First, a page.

Saturday, April 27, 2019

Sidelined: A Peripheral View of the College Recruiting Process

Part 2

My sister in her high school days. 
The fall of Nicole's junior year, she came down to LA for a visit, as she usually did around her birthday. One morning, she came with me to workout in my school's gym. My students watched her shoot as I rebounded. She shot, worked on dribbling, step-backs, and shooting from range. My students watched as she put in work, just like she did on so many mornings before school when she was at home.

Nicole was excited going into her junior year of high school. She had played well under the new head coach her high school hired and had shot well that summer with her club team despite limited minutes.

But it was starting to get hard in terms of recruiting. Girls in her class were getting looks from D1 schools. She dreamed of going PAC 12, but she wasn't getting any taller, and she wasn't putting up consistent numbers on her high school or club teams. She was drawing the attention from some schools after hot shooting at the Boo Williams showcase, but playing in front of coaches and recruiters means schools see you; it doesn't mean offers come, and Nicole was still holding onto PAC 12 dreams.

Nicole: sidelined. 
This was the point when I actually first started writing this blog. I hoped to write, in real-time, about my niece's recruitment journey, but then, she finally had an MRI on a knee that had been diagnosed as patella tendonitis years before. The results shocked us all. Nicole had been playing on a partially torn Patella tendon. Doctors said it wouldn't get better unless she stayed off of it, or possibly after surgery. This season-ending diagnosis hurt, not just because Nicole wouldn't get to show what she could do that season, but it was reminiscent of my sister's high school journey.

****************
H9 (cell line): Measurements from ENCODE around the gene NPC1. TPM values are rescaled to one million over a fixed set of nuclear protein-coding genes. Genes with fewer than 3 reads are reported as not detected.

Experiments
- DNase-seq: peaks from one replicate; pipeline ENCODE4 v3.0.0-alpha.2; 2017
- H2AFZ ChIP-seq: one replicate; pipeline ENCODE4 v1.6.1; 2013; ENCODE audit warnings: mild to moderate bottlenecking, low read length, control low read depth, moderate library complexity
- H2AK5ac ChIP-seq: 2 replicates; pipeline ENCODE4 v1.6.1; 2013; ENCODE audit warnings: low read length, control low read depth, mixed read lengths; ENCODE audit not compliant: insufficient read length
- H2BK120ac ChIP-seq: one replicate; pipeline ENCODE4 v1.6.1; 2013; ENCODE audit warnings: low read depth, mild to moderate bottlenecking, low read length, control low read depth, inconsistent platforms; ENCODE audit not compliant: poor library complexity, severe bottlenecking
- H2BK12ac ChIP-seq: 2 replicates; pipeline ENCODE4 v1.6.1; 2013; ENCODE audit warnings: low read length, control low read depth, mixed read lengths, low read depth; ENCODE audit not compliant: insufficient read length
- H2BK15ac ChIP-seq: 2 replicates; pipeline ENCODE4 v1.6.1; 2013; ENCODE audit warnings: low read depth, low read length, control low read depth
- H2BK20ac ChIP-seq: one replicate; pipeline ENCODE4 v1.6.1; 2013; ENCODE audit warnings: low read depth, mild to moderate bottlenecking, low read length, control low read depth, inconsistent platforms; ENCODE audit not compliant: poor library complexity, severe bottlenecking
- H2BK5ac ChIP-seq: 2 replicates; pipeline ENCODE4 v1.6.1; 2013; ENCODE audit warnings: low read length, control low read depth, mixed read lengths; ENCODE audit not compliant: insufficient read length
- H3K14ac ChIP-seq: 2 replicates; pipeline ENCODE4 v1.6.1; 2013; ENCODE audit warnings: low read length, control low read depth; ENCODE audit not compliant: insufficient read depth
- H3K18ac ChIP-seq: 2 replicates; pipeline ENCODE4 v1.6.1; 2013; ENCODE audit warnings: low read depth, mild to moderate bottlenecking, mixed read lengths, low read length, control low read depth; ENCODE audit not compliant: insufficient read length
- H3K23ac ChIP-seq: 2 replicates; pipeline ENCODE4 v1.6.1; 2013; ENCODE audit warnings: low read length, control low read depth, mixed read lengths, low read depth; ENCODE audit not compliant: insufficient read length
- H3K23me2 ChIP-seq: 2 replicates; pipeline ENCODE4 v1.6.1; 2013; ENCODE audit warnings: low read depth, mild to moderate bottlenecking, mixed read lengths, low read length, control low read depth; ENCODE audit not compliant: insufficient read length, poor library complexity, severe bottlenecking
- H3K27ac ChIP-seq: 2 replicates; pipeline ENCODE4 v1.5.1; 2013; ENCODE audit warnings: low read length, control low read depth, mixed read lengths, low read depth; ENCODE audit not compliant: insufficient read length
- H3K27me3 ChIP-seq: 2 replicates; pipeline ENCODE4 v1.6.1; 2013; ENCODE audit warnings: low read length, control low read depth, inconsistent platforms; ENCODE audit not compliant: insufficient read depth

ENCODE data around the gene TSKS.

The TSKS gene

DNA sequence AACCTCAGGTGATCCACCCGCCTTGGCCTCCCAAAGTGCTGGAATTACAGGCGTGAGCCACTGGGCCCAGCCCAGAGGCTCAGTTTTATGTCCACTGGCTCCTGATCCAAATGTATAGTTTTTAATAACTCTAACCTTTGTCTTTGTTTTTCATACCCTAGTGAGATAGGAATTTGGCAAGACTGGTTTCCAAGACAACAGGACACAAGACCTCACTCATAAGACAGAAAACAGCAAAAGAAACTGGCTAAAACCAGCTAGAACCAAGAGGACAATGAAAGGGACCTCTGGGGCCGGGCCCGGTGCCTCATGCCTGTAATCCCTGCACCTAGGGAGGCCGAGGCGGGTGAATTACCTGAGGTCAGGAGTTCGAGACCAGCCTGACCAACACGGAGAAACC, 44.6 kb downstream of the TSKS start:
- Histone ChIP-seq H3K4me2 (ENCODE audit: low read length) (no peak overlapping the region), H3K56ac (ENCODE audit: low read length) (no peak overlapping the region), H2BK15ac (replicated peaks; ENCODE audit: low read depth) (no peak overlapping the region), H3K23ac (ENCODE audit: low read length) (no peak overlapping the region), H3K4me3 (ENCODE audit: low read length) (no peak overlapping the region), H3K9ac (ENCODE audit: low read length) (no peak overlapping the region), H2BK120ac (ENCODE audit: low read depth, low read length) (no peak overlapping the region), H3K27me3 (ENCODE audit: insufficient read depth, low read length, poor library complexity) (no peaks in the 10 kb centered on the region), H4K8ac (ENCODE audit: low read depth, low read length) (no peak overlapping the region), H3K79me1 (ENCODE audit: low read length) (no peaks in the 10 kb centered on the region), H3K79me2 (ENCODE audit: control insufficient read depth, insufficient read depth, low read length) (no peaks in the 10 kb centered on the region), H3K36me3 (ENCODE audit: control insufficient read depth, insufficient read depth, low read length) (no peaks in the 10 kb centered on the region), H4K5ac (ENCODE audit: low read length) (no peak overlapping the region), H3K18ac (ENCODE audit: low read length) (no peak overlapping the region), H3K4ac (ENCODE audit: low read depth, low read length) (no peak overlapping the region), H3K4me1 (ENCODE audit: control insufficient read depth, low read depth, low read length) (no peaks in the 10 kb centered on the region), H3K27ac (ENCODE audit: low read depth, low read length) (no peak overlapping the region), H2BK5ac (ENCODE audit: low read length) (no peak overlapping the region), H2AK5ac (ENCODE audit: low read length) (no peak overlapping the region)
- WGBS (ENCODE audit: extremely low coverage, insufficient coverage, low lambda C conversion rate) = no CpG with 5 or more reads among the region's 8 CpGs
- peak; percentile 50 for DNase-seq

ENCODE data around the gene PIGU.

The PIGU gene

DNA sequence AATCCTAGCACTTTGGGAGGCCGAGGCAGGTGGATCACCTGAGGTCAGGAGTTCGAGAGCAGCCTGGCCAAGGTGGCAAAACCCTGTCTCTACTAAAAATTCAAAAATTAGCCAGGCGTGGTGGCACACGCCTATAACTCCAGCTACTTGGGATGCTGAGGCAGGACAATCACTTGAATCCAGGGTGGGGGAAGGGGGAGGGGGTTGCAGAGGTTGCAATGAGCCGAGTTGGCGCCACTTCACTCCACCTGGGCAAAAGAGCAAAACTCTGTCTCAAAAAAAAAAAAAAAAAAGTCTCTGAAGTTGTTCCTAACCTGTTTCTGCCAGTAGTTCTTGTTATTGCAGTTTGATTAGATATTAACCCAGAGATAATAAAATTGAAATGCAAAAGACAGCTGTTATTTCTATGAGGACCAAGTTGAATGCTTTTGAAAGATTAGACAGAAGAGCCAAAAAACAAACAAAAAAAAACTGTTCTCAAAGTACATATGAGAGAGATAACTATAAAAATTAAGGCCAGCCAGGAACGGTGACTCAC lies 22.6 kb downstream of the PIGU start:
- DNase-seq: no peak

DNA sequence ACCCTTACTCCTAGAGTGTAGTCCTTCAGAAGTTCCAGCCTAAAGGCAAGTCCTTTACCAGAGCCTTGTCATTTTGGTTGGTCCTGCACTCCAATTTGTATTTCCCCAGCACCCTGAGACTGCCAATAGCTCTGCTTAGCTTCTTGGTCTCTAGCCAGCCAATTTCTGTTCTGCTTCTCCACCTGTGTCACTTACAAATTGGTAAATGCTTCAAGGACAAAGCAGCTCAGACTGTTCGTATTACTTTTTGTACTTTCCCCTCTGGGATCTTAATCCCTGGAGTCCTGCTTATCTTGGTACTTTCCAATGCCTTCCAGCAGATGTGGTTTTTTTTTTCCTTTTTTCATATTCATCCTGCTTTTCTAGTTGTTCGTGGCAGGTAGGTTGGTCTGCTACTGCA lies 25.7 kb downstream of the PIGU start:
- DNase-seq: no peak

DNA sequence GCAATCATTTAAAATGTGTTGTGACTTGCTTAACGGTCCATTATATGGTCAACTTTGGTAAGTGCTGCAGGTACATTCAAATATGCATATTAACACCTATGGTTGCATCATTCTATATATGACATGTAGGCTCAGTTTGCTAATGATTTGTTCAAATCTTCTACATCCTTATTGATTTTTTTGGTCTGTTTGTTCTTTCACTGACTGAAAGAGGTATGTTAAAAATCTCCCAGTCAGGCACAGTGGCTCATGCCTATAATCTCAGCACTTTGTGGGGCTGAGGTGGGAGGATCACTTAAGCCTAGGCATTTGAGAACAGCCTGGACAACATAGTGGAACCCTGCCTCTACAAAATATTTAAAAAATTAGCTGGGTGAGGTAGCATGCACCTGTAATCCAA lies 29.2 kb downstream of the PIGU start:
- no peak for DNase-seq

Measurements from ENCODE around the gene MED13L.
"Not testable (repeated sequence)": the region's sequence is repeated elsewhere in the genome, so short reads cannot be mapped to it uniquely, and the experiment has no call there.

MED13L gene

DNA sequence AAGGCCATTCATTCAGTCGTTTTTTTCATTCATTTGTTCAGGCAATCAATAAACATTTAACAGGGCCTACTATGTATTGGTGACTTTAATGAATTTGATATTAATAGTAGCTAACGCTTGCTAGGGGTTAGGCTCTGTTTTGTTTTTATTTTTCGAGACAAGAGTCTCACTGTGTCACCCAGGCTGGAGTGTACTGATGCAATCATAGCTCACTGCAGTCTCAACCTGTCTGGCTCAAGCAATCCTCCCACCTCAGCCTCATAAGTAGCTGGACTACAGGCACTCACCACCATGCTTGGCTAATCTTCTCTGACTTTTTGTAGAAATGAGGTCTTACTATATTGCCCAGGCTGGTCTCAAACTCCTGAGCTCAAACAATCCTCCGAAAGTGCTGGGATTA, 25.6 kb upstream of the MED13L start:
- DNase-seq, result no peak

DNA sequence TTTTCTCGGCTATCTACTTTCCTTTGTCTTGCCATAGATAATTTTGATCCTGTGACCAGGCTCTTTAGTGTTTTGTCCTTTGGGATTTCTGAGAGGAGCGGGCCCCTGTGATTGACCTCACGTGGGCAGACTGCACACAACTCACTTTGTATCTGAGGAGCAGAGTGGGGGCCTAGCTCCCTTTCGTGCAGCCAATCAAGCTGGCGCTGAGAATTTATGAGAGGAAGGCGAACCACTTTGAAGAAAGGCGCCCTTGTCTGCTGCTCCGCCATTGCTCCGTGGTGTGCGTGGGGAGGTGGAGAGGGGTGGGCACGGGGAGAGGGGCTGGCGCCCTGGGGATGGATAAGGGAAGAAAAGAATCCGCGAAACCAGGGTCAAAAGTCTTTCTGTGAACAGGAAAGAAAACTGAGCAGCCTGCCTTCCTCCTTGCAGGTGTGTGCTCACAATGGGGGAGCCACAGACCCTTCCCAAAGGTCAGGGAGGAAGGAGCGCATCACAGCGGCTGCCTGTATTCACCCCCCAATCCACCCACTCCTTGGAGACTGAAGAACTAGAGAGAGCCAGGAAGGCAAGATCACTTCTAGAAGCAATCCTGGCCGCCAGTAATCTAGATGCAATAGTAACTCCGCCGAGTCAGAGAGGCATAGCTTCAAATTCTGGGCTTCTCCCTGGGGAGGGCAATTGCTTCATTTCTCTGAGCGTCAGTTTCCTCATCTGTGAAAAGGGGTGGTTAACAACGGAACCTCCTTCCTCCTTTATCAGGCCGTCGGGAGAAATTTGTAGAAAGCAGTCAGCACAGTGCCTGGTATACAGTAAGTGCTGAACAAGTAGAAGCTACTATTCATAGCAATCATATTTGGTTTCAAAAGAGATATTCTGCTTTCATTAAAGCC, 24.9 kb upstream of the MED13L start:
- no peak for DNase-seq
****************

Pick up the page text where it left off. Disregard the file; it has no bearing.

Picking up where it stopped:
Western Oregon NAIA Champs!

When I was in middle school, my sister was a dominant high school athlete. Like Nicole, she made the varsity basketball team as a freshman, but she also played volleyball and track. Until she developed a stress fracture in her foot. That stress fracture benched my sister during her crucial junior year too, and kept her from playing volleyball or running track. She was forced to the sideline. In that time, she dreamed of moving to Portland for her senior season, so she could get more exposure than our small town provided, but, she stayed home, had a decent senior season, and made her way to Western Oregon to play basketball and win an NAIA Championship.

But my sister had bigger hopes for Nicole. And despite the injury, Nicole couldn't wait to get back on the court. We were all waiting, but now we were all sidelined and left hoping this injury wouldn't mean the end of Nicole's college-playing dreams.
Westview seniors see off Nicole on senior night. 

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